GreyEnergy malware employs anti-analysis techniques to sneak into systems
- New research shows that the malware used a custom algorithm to conceal its malicious payloads.
- GreyEnergy is perpetrating targeted attacks against industries in Central and Eastern Europe since 2015.
GreyEnergy, an APT discovered last year by ESET, has now been cracked to reveal its complex functionalities. Alessandro Di Pinto, a security researcher at Nozomi Networks, studied the malware in detail and uncovered advanced techniques employed by GreyEnergy.
In his research paper, Di Pinto delves into the ‘packer’ component downloaded from the spam email. This packer used a slew of anti-analysis techniques to evade detection in computers.
Playing hard to analyze
Anti-analysis techniques used by the malware included JMP instructions which function as overlapping instructions. In addition, junk code was used to confuse anyone analyzing the packer. Di Pinto relied on a dynamic analysis approach to discover GreyEnergy’s anti-analysis techniques. The researcher found out that the malware was using custom algorithms to hide malicious components.
“Once complete, my analysis showed that the GreyEnergy packer is robust and capable of significantly slowing down the reverse engineering process. The techniques used are not new, but both the tools and the tactics employed were cleverly selected. The threat actors’ broad use of anti-forensic techniques underlines their attempt to be stealthy and ensure that the infection would go unnoticed,” wrote Di Pinto in his blog.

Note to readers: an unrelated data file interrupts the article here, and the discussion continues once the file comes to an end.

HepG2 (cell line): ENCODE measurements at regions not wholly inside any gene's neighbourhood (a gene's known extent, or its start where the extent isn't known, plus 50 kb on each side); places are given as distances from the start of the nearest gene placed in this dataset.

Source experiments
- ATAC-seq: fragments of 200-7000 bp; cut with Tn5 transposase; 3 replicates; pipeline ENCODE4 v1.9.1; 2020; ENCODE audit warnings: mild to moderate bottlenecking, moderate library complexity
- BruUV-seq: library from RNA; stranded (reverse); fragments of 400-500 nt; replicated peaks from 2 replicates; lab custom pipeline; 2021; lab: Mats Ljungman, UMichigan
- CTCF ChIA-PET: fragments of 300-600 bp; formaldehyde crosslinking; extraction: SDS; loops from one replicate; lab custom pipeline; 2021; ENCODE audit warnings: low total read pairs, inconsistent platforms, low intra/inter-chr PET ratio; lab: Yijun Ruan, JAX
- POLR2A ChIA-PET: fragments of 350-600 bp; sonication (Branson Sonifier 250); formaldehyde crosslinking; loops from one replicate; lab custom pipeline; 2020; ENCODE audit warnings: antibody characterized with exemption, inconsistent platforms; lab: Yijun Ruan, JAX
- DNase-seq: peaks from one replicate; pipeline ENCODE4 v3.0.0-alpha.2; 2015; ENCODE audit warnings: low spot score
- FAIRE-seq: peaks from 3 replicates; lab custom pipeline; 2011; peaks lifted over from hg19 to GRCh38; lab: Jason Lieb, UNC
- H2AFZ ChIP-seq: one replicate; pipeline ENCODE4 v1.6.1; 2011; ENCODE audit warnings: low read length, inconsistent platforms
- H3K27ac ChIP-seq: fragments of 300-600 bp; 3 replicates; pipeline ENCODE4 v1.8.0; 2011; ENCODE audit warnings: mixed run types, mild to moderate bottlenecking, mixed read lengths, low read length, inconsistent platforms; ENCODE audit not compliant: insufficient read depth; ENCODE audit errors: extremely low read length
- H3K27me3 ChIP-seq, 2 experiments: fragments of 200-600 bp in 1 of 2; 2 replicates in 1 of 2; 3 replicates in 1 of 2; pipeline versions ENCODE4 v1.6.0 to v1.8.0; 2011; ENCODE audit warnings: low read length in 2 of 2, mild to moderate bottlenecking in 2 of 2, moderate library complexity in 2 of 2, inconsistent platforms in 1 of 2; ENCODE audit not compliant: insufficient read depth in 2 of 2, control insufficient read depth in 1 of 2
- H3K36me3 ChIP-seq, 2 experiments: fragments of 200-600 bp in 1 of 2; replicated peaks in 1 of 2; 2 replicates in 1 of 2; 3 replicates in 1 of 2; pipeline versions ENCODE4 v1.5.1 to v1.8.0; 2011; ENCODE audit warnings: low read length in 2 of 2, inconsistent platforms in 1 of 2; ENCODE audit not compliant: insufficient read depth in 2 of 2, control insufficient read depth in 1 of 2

In 2015, GreyEnergy targeted an energy company in Poland, following which its activity was sporadic. Its core targets have been the energy and transportation sectors across Europe. Moreover, it is believed to be a successor of the infamous BlackEnergy group which wreaked havoc on the Ukrainian energy industry in late 2015.
Unlike other APTs, GreyEnergy has not affected industrial control systems (ICS) which would have impacted industries significantly, on a global level.